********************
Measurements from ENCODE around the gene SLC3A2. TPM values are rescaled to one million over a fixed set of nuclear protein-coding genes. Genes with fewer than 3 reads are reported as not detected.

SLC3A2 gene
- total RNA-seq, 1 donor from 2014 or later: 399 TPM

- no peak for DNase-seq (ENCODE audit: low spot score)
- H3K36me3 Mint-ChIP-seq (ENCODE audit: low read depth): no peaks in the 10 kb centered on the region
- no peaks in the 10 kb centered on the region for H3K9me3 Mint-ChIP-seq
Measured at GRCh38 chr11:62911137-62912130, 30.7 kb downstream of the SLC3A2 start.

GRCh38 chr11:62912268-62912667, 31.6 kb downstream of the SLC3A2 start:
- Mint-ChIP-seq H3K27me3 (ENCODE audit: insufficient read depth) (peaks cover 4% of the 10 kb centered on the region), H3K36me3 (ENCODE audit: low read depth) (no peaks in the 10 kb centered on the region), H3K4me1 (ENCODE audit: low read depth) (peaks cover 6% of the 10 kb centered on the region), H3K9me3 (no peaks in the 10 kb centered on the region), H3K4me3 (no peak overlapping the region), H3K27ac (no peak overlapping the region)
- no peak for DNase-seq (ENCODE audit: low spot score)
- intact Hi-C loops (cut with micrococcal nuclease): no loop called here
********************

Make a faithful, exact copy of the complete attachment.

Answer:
Measurements from ENCODE around the gene SLC3A2. TPM values are rescaled to one million over a fixed set of nuclear protein-coding genes. Genes with fewer than 3 reads are reported as not detected.

SLC3A2 gene
- total RNA-seq, 1 donor from 2014 or later: 399 TPM

- no peak for DNase-seq (ENCODE audit: low spot score)
- H3K36me3 Mint-ChIP-seq (ENCODE audit: low read depth): no peaks in the 10 kb centered on the region
- no peaks in the 10 kb centered on the region for H3K9me3 Mint-ChIP-seq
Measured at GRCh38 chr11:62911137-62912130, 30.7 kb downstream of the SLC3A2 start.

GRCh38 chr11:62912268-62912667, 31.6 kb downstream of the SLC3A2 start:
- Mint-ChIP-seq H3K27me3 (ENCODE audit: insufficient read depth) (peaks cover 4% of the 10 kb centered on the region), H3K36me3 (ENCODE audit: low read depth) (no peaks in the 10 kb centered on the region), H3K4me1 (ENCODE audit: low read depth) (peaks cover 6% of the 10 kb centered on the region), H3K9me3 (no peaks in the 10 kb centered on the region), H3K4me3 (no peak overlapping the region), H3K27ac (no peak overlapping the region)
- no peak for DNase-seq (ENCODE audit: low spot score)
- intact Hi-C loops (cut with micrococcal nuclease): no loop called here